Baby is growing every day, not just physically, but also emotionally, so it only makes sense that you’d want his toys to support his emotional and intellectual growth. After all, playing is basically Baby’s job these days. The good news, though, is that with his brain working overtime all the time, most play-activities he does have an element of learning to them. Everything about the world was new to him until very recently, so even now, almost every activity gives him new information about the world. Still, it’s true that there are some toys that are particularly good for helping to encourage Baby towards physical and cognitive developmental milestones.
Some toys are classics for a reason, and right now, Baby is at just the right age to be totally delighted by the chance to send a block tower of your construction flying all over the room. They type of block doesn’t really matter for this activity, although there are a wide range of options, from soft, light blocks that are designed to be particularly safe for young children, hardy wooden blocks that will stand the test of time, and textured ones that can double as something for Baby to gnaw on during teething.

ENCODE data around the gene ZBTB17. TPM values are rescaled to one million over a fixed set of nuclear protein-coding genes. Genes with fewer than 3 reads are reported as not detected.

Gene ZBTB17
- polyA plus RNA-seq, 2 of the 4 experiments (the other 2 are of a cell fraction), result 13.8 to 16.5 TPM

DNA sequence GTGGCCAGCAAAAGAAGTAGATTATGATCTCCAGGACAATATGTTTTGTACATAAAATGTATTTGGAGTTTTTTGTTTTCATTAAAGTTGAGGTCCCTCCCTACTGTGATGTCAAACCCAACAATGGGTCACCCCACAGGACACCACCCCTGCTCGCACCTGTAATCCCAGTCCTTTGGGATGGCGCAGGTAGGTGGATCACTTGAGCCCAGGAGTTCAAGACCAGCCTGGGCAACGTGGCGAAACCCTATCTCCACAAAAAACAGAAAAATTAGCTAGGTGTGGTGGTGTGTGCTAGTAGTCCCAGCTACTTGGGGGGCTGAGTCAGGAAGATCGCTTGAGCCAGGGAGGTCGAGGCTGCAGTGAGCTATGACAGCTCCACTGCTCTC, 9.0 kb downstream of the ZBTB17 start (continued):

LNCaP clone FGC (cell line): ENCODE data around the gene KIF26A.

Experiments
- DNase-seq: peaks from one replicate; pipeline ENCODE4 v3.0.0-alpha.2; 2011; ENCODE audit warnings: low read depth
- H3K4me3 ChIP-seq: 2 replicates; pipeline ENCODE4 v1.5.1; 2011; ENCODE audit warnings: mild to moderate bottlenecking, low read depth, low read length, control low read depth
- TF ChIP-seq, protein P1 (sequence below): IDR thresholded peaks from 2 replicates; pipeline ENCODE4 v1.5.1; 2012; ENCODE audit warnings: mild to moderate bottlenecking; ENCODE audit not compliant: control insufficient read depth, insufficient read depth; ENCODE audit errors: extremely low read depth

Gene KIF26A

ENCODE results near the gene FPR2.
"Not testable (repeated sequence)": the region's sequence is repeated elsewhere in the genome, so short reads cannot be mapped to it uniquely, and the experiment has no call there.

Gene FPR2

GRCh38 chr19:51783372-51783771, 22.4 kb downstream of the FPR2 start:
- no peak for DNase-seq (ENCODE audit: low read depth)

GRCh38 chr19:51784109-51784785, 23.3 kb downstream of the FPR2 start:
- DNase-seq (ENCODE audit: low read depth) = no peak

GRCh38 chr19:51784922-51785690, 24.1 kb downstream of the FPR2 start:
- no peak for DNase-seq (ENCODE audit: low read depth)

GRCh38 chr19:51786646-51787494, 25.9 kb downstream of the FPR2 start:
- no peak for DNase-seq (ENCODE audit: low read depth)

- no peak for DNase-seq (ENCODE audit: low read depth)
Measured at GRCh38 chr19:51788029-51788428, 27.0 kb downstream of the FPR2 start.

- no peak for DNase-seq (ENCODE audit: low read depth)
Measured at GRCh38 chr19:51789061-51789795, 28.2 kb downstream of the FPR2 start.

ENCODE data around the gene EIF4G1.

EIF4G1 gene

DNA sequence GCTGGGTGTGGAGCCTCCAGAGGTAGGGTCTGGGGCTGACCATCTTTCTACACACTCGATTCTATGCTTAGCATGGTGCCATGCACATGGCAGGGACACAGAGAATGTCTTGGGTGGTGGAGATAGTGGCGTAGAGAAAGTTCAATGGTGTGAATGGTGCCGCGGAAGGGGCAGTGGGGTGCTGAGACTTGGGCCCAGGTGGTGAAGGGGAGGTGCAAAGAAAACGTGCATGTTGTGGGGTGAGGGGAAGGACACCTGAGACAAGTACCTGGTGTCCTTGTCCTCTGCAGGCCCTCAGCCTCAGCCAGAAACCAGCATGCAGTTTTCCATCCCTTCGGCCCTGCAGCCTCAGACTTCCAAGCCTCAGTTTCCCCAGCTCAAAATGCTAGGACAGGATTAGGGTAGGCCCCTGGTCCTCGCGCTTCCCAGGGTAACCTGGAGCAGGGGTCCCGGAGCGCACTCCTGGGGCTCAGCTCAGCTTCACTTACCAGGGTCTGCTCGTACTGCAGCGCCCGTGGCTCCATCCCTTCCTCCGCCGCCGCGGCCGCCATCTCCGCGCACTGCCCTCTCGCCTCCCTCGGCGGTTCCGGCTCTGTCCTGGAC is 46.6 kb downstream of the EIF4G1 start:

What matters is that they stack easily – today it may be you stacking blocks so he can learn about gravity and cause and effect as he demolishes your tower, but before long, he will be developing his coordination by building his own creations.
Cloth books or textured board books
Baby may not be much of a bookworm yet, but give him a fun, interactive enough cloth book or board book, one that’s written in the language he likes best right now – new and interesting textures and high-pitched noises – and even the least enthusiastic little reader can be won over. This is important, because it helps Baby start to build positive associations with reading, which is a great first step towards a lifetime of enjoying books.
It’s not just early training for Baby’s future soccer career – teaching him to pass a ball back and forth with you helps him lay the mental groundwork for the back and forth of conversation, and for cooperating and playing with classmates a few years down the road, not to mention the small motor development.